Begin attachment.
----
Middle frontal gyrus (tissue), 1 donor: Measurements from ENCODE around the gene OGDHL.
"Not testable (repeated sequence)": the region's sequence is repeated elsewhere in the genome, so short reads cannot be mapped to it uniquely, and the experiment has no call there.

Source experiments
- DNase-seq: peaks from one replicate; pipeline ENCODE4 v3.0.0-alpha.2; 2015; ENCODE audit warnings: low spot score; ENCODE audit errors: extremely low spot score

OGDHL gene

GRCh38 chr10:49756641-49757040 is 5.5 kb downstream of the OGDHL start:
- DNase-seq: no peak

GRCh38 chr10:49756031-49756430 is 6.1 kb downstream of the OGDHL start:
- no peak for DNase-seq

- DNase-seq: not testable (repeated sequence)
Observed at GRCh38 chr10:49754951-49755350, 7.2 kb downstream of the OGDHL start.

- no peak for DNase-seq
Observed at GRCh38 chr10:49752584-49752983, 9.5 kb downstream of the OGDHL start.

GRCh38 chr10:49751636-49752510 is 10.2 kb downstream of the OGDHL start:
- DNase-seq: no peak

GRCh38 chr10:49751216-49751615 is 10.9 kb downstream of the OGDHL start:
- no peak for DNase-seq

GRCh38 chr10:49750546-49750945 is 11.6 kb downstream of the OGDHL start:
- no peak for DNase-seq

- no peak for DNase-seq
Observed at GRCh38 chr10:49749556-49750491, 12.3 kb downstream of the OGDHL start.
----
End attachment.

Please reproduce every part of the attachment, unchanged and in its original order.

Middle frontal gyrus (tissue), 1 donor: Measurements from ENCODE around the gene OGDHL.
"Not testable (repeated sequence)": the region's sequence is repeated elsewhere in the genome, so short reads cannot be mapped to it uniquely, and the experiment has no call there.

Source experiments
- DNase-seq: peaks from one replicate; pipeline ENCODE4 v3.0.0-alpha.2; 2015; ENCODE audit warnings: low spot score; ENCODE audit errors: extremely low spot score

OGDHL gene

GRCh38 chr10:49756641-49757040 is 5.5 kb downstream of the OGDHL start:
- DNase-seq: no peak

GRCh38 chr10:49756031-49756430 is 6.1 kb downstream of the OGDHL start:
- no peak for DNase-seq

- DNase-seq: not testable (repeated sequence)
Observed at GRCh38 chr10:49754951-49755350, 7.2 kb downstream of the OGDHL start.

- no peak for DNase-seq
Observed at GRCh38 chr10:49752584-49752983, 9.5 kb downstream of the OGDHL start.

GRCh38 chr10:49751636-49752510 is 10.2 kb downstream of the OGDHL start:
- DNase-seq: no peak

GRCh38 chr10:49751216-49751615 is 10.9 kb downstream of the OGDHL start:
- no peak for DNase-seq

GRCh38 chr10:49750546-49750945 is 11.6 kb downstream of the OGDHL start:
- no peak for DNase-seq

- no peak for DNase-seq
Observed at GRCh38 chr10:49749556-49750491, 12.3 kb downstream of the OGDHL start.